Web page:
Central Bank’s Top Dove Capitulates as Poland Loosens Budget

  • End of deflation near, arguments for cuts fade, Zyzynski says
  • Rate setter says spending paves way for gradual rate increases

The most outspoken supporter of monetary easing among Polish central bankers is resigning to a wait-and-see approach as the government opens the budget spigot.

“Fiscal policy is currently expansive, which naturally, over time, will pave the way for gradual monetary tightening,” Jerzy Zyzynski, who joined the rate-setting panel in April, said in an interview in Warsaw on Wednesday. “For now, however, setting any time frame for that is definitely premature.”

Borrowing costs have remained on hold since March 2015 even as deflation extends into a second year and Poland’s neighbors renewed their push for monetary easing. While Zyzynski has sided with fellow central bankers who joined the Monetary Policy Council this year in keeping rates steady, he was the only one to call for a small cut after a transition period ends with the appointment of the new governor.

Adam Glapinski won parliamentary approval this month to replace Marek Belka at the helm.

The Polish currency is the fifth-worst performer against the euro among its peers in emerging markets over the past three months, with a drop of 2.4 percent. The zloty traded little changed at 4.3686 versus the euro 4:30 p.m. in Warsaw. The yield on the government’s 10-year bond fell five basis points to 3 percent.

Policy Spillovers

Poland’s seven-month-old cabinet is forcing the central bank to adjust. The government already implemented a program of child benefits, raised the minimum wage and introduced Europe’s highest bank levy. It also plans to increase the tax-free allowance and lower the retirement age.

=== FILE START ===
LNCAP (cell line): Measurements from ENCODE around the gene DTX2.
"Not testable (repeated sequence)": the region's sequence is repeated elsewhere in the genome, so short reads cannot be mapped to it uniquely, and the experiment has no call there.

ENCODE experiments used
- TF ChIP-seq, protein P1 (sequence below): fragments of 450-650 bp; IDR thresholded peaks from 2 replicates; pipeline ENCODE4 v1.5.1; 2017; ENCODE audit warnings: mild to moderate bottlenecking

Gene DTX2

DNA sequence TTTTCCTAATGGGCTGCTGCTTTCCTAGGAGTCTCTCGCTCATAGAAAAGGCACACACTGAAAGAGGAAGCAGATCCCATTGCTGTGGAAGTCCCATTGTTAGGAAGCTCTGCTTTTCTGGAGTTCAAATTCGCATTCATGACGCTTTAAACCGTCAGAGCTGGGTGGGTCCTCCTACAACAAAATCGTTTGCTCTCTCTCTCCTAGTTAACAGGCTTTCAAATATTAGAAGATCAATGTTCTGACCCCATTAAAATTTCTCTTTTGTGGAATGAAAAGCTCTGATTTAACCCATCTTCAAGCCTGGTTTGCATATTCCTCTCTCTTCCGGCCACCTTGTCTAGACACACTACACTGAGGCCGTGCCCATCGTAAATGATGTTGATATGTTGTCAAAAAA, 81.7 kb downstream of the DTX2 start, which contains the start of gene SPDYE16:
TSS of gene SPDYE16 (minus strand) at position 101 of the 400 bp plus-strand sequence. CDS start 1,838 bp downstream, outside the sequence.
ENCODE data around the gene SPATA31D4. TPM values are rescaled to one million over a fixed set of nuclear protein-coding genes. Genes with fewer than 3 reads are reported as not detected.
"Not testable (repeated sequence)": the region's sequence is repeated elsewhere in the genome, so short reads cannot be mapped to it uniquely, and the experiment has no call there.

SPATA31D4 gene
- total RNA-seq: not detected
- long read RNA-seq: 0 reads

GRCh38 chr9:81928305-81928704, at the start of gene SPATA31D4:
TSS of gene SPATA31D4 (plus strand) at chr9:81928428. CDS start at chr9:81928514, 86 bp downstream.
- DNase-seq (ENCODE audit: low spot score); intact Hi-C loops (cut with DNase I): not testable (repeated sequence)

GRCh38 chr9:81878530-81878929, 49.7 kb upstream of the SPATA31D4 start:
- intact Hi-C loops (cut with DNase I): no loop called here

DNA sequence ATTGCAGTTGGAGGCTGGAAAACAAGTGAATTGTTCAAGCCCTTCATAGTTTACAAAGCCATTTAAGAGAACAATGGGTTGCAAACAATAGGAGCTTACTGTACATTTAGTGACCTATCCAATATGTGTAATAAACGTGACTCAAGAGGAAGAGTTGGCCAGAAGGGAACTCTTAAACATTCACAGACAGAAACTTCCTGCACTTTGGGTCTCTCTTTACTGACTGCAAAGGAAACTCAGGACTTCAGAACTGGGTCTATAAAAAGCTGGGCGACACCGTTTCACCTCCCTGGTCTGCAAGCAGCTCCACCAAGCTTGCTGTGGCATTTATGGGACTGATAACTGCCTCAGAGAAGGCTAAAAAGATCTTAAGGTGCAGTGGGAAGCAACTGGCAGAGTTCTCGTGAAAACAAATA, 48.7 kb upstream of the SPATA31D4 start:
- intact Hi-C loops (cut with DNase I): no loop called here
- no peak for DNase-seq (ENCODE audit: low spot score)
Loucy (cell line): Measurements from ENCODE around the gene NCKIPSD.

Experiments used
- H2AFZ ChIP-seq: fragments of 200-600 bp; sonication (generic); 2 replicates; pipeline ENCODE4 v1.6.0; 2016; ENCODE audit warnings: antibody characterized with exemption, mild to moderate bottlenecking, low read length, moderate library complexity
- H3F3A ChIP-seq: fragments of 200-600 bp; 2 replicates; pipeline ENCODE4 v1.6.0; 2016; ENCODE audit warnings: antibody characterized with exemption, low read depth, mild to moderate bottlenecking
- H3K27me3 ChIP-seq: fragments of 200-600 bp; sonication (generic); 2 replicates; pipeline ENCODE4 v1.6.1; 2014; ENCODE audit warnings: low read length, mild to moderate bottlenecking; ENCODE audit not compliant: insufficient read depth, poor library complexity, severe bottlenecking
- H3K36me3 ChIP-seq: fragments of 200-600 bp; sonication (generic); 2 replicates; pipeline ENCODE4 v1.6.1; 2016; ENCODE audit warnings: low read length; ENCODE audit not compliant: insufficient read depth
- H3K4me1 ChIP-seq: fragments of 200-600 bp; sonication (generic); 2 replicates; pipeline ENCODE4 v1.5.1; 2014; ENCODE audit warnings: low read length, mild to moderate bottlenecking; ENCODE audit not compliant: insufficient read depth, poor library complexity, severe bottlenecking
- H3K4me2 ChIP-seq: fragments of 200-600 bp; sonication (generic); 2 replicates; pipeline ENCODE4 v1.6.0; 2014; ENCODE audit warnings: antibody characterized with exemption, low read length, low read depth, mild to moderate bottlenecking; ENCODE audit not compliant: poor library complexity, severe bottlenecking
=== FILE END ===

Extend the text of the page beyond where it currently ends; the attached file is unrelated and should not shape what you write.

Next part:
The end of deflation, which started in July 2014, is “undoubtedly” approaching, and that means that arguments in favor of rate cuts “are ceasing,” Zyzynski said. Factors on the demand side are playing an an increasingly bigger role as consumption strengthens, spurred by the government’s program of family benefits, while an improving labor market is set to translate into wage pressure, according to Zyzynski.

The unemployment rate declined to 9.1 percent in May, the lowest since August 2008. Gross wages have increased more than 3 percent on an annual basis each month since June 2015, jumping to the fastest in almost a year in April.

Wage Pressure

Minutes from the rate-setting council’s last meeting showed that some policy makers underlined a marked acceleration in wage growth in April which they said could signal “some” pressure on salaries emerging in the economy. A pick-up in consumption and an increase in its contribution to economic growth may lead to faster gains in consumer prices than expected by the central bank, according to the minutes published on Thursday.

Deflation moderated last month to a better-than-forecast 0.9 percent from a year earlier. The record run of price declines hasn’t slowed the economy, which has grown at an annual clip of more than 3 percent every quarter since the start of 2014. Gross domestic product gained 3 percent in the first three months of this year as European Union funds shriveled.

“The investment slowdown in the first quarter had nothing to do with the cost of money, so lowering rates wouldn’t then be effective,” Zyzynski said. “The real effect of the government’s actions requires time, allowing us to maintain a ‘wait-and-see’ stance in monetary policy.”

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